15 Jun 2007 : Column 967

15 Jun 2007 : Column 967

House of Commons

Friday 15 June 2007

The House met at half-past Nine o’clock


The Second Deputy Chairman of Ways and Means took the Chair as Deputy Speaker, pursuant to the Standing Order.

9.33 am

Mr. Brooks Newmark (Braintree) (Con): I beg to move, That the House do sit in private.

Question put forthwith, pursuant to Standing Order No. 163 (motion s to sit in private):—

The House divided: Ayes 1, Noes 75.
Division No. 141]
[9.34 am


Newmark, Mr. Brooks

Tellers for the Ayes:

Mr. Richard Benyon and
Mr. Charles Walker

Ainsworth, Mr. Peter
Atkinson, Mr. Peter
Barker, Gregory
Beith, rh Mr. Alan
Berry, Roger
Brennan, Kevin
Brown, Lyn
Burns, Mr. Simon
Cable, Dr. Vincent
Carmichael, Mr. Alistair
Caton, Mr. Martin
Corbyn, Jeremy
Cormack, Sir Patrick
Cunningham, Tony
Davies, Philip
Dismore, Mr. Andrew
Drew, Mr. David
Ellwood, Mr. Tobias
Evennett, Mr. David
Fallon, Mr. Michael
Farron, Tim
Field, rh Mr. Frank
Field, Mr. Mark
Fitzpatrick, Jim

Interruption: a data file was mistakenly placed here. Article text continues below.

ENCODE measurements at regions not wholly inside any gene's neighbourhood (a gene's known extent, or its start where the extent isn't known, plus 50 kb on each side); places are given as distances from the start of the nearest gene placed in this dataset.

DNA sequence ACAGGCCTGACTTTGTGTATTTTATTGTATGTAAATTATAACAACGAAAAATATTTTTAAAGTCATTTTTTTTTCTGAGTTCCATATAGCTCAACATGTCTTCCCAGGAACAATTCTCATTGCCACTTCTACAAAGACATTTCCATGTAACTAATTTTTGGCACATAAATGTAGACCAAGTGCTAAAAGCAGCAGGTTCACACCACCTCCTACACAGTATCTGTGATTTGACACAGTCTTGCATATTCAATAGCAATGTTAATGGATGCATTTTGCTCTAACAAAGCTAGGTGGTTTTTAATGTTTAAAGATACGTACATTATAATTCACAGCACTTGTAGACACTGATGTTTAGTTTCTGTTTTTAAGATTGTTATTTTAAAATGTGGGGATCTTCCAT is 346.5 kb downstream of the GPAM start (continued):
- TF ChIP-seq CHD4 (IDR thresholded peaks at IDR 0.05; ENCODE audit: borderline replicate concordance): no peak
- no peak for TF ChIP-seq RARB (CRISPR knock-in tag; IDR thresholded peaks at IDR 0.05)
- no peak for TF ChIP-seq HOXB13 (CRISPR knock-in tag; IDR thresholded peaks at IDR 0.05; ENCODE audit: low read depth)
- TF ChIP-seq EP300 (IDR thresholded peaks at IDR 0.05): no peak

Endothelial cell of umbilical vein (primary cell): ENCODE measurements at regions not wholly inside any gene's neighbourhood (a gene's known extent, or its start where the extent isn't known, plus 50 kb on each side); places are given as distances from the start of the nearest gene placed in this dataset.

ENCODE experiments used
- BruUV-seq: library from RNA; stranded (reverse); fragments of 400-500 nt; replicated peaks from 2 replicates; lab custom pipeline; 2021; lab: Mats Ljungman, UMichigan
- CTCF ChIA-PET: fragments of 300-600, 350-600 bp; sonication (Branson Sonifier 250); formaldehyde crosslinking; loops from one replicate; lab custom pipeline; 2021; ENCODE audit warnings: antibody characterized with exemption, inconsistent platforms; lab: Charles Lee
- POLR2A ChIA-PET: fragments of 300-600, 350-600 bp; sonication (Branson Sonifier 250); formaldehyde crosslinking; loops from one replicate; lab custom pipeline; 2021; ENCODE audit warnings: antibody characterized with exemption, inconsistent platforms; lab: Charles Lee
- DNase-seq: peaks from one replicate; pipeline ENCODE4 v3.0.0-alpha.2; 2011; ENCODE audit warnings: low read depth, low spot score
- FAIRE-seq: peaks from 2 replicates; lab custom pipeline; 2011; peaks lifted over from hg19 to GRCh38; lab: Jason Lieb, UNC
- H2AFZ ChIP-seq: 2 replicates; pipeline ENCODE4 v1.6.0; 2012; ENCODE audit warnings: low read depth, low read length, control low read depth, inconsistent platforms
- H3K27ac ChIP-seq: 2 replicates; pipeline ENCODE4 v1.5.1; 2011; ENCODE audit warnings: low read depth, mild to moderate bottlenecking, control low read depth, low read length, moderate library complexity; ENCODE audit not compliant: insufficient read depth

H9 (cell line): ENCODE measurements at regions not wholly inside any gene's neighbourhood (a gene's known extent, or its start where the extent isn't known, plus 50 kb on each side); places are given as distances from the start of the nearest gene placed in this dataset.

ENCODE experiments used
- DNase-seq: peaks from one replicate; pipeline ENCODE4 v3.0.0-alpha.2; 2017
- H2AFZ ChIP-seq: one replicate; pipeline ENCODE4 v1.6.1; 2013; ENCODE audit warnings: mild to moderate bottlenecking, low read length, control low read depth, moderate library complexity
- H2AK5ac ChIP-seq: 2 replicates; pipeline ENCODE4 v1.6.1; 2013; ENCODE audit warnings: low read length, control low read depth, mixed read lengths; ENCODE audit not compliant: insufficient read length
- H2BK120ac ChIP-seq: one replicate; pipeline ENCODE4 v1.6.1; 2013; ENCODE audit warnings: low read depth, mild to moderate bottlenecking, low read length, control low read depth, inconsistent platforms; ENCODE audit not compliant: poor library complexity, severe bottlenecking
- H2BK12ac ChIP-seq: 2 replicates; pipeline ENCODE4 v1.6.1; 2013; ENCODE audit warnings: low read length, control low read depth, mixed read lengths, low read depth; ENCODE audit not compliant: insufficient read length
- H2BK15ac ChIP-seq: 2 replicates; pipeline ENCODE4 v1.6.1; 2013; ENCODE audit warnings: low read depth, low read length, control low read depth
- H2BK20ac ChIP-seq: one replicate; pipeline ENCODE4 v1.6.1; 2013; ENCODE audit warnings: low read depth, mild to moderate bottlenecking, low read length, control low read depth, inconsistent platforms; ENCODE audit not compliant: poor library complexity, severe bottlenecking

Foster, Mr. Don
George, Andrew
Goldsworthy, Julia
Gray, Mr. James
Greening, Justine
Grieve, Mr. Dominic
Griffith, Nia
Heath, Mr. David
Hodge, rh Margaret
Hollobone, Mr. Philip
Horwood, Martin
Howarth, David
Hughes, rh Beverley
Hurd, Mr. Nick
Khan, Mr. Sadiq
Kirkbride, Miss Julie
Kramer, Susan
Lancaster, Mr. Mark
Laws, Mr. David
Leech, Mr. John
Letwin, rh Mr. Oliver
Lewis, Mr. Ivan
Loughton, Tim
Mackay, rh Mr. Andrew
Mackinlay, Andrew
Main, Anne
Merron, Gillian
Neill, Robert
Osborne, Mr. George
Pelling, Mr. Andrew
Pugh, Dr. John
Redwood, rh Mr. John
Rennie, Willie
Rogerson, Mr. Dan
Rowen, Paul
Ruddock, Joan
Sanders, Mr. Adrian
Seabeck, Alison
Skinner, Mr. Dennis
Smith, Sir Robert
Spelman, Mrs. Caroline
Stanley, rh Sir John
Taylor, Matthew
Teather, Sarah
Waltho, Lynda
Willetts, Mr. David
Williams, Mark
Williams, Mr. Roger
Willott, Jenny
Yeo, Mr. Tim
Younger-Ross, Richard
Tellers for the Noes:

Greg Clark and
Mr. Greg Knight
Question accordingly negatived.
15 Jun 2007 : Column 968
Orders of the Day

Sustainable Communities Bill

As amended in the Public Bill Committee, considered.

New Clause 6

Local authorities: transfer of functions